Per- and polyfluoroalkyl substances (PFAS) are a family of human-made chemicals that are found in a wide range of products used by consumers and industry. There are nearly 5,000 types of PFAS, some of which have been more widely used and studied than others. Many PFAS are resistant to grease, oil, water and heat. For this reason, beginning in the 1940’s, PFAS have been used for many different applications including in stain- and water-resistant fabrics and carpeting, cleaning products, paints, and fire-fighting foams, as well as in limited, authorized uses in cookware and food packaging and processing (referred to as food contact substances). Two types of PFAS that have been produced in the largest quantities in the U.S. and are among the most studied are perfluorooctanoic acid (PFOA) and perfluorooctane sulfonate (PFOS).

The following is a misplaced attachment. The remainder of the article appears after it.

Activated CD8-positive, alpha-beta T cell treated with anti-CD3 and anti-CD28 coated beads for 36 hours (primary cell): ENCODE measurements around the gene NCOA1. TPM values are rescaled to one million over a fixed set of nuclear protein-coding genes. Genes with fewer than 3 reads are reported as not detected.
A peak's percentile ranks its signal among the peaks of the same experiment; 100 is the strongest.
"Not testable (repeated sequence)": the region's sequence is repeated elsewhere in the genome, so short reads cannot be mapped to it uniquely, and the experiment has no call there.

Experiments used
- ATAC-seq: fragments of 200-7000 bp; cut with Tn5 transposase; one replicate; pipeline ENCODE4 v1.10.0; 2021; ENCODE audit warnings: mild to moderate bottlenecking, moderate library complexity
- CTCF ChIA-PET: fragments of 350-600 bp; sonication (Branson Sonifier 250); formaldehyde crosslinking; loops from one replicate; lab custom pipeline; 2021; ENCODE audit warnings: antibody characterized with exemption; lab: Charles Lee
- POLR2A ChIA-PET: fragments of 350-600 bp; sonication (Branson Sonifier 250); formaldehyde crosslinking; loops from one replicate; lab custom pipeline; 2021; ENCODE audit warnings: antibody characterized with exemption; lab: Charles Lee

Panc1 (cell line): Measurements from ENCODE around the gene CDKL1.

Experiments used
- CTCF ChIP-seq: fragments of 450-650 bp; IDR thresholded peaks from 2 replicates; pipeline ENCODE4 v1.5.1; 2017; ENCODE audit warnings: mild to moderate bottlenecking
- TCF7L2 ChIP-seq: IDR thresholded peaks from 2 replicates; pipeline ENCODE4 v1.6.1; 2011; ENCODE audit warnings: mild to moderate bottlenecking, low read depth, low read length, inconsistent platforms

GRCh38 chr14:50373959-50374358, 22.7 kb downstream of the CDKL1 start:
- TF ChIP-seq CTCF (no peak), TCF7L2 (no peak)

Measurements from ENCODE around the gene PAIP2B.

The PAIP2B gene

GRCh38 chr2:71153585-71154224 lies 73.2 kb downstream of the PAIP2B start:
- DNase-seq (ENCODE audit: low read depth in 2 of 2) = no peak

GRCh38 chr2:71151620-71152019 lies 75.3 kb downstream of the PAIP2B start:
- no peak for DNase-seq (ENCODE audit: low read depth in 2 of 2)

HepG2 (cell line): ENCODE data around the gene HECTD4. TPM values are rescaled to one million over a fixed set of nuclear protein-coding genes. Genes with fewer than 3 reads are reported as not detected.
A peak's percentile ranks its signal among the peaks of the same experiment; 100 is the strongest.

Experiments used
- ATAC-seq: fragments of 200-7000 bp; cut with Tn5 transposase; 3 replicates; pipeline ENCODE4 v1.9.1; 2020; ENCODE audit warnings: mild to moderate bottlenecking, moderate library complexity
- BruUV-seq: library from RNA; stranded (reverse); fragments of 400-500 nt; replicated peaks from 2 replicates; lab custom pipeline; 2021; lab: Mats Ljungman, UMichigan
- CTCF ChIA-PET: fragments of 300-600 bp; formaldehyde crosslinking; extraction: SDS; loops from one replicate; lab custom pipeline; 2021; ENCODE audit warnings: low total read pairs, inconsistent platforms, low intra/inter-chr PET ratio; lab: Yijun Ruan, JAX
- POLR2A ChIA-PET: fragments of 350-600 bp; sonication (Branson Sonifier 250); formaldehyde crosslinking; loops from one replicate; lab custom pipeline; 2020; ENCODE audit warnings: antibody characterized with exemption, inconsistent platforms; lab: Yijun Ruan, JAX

The widespread use of PFAS and their ability to remain intact in the environment means that over time PFAS levels from past and current uses can result in increasing levels of environmental contamination. Typically, contaminated ground water and soil is limited to a specific geographic area, for example, near an industrial facility where PFAS were produced or used to manufacture other products, or an oil refinery, airfield, or other location at which PFAS containing products were used for firefighting. Through environmental contamination PFAS can enter the food chain, for example, crops grown in contaminated soils or using water from a contaminated source. To a lesser extent, PFAS can also migrate, or transfer, into food from certain food contact materials such as, grease proofing agents in paper and paper board packaging. The use of PFAS in food contact substances must be authorized by the FDA – certain limited uses are authorized through our food contact notification program.